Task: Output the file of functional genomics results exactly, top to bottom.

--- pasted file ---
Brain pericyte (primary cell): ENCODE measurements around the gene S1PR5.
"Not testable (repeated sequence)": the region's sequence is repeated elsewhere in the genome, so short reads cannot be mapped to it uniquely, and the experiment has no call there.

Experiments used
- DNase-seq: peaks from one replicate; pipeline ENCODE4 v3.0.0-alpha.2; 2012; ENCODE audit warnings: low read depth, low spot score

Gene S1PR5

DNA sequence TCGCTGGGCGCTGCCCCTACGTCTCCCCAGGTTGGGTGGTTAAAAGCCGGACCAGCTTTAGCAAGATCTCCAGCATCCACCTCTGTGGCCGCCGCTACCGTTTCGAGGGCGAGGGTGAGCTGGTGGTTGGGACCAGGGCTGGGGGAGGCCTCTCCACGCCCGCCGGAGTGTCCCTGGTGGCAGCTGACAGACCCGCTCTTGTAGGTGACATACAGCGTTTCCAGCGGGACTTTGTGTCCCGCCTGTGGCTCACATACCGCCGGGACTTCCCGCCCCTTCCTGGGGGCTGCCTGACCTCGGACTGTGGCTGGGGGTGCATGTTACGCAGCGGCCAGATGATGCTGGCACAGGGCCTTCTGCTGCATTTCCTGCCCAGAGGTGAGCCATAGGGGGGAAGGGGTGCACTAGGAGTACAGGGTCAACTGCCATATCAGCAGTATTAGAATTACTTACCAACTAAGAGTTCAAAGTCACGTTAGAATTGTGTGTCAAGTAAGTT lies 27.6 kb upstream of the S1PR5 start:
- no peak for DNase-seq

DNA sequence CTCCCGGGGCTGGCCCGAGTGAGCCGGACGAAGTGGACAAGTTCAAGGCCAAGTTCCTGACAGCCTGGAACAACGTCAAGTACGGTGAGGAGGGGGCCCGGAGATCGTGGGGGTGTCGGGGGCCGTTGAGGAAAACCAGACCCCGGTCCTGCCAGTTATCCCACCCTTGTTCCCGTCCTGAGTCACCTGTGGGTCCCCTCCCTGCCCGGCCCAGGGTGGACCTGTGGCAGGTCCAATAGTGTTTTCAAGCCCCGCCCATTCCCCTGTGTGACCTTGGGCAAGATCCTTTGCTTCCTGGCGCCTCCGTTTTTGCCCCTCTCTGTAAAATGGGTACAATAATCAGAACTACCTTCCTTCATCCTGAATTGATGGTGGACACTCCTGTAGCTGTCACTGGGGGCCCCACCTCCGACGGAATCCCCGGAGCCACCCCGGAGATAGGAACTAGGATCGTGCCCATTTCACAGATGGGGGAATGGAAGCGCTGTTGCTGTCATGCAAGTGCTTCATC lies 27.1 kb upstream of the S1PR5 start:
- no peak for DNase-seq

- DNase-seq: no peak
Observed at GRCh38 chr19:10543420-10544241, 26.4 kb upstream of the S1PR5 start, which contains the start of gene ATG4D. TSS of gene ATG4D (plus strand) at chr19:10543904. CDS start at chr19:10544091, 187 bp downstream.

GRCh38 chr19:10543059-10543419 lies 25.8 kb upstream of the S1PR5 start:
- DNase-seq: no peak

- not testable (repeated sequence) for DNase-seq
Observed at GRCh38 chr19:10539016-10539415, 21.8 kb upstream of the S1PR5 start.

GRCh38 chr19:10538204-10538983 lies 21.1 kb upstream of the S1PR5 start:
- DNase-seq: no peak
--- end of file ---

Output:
Brain pericyte (primary cell): ENCODE measurements around the gene S1PR5.
"Not testable (repeated sequence)": the region's sequence is repeated elsewhere in the genome, so short reads cannot be mapped to it uniquely, and the experiment has no call there.

Experiments used
- DNase-seq: peaks from one replicate; pipeline ENCODE4 v3.0.0-alpha.2; 2012; ENCODE audit warnings: low read depth, low spot score

Gene S1PR5

DNA sequence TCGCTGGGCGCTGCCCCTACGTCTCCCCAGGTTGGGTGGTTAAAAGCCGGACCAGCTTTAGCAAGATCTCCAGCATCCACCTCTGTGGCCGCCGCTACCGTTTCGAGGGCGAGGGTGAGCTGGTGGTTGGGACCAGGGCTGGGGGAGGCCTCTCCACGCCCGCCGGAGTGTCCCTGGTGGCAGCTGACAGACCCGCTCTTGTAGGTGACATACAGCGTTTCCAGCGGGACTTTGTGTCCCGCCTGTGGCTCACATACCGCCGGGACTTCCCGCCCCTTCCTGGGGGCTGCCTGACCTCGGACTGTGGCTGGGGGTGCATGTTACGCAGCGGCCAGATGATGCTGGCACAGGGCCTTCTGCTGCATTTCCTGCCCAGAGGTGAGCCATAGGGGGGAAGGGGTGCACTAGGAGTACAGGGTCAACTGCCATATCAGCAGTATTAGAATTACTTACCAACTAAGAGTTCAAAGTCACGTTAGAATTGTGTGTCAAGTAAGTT lies 27.6 kb upstream of the S1PR5 start:
- no peak for DNase-seq

DNA sequence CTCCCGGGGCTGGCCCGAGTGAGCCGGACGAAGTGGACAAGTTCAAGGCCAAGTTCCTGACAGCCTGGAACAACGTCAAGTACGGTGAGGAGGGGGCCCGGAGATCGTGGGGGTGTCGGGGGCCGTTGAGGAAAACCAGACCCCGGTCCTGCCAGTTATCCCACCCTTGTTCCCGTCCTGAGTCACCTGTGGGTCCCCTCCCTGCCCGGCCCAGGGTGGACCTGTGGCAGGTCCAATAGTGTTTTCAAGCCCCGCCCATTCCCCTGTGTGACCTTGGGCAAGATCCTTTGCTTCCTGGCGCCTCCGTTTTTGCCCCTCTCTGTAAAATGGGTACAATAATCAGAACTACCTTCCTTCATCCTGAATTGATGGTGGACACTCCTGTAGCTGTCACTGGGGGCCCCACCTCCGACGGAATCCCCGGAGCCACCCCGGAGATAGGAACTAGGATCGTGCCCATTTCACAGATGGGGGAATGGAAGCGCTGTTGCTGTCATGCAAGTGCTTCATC lies 27.1 kb upstream of the S1PR5 start:
- no peak for DNase-seq

- DNase-seq: no peak
Observed at GRCh38 chr19:10543420-10544241, 26.4 kb upstream of the S1PR5 start, which contains the start of gene ATG4D. TSS of gene ATG4D (plus strand) at chr19:10543904. CDS start at chr19:10544091, 187 bp downstream.

GRCh38 chr19:10543059-10543419 lies 25.8 kb upstream of the S1PR5 start:
- DNase-seq: no peak

- not testable (repeated sequence) for DNase-seq
Observed at GRCh38 chr19:10539016-10539415, 21.8 kb upstream of the S1PR5 start.

GRCh38 chr19:10538204-10538983 lies 21.1 kb upstream of the S1PR5 start:
- DNase-seq: no peak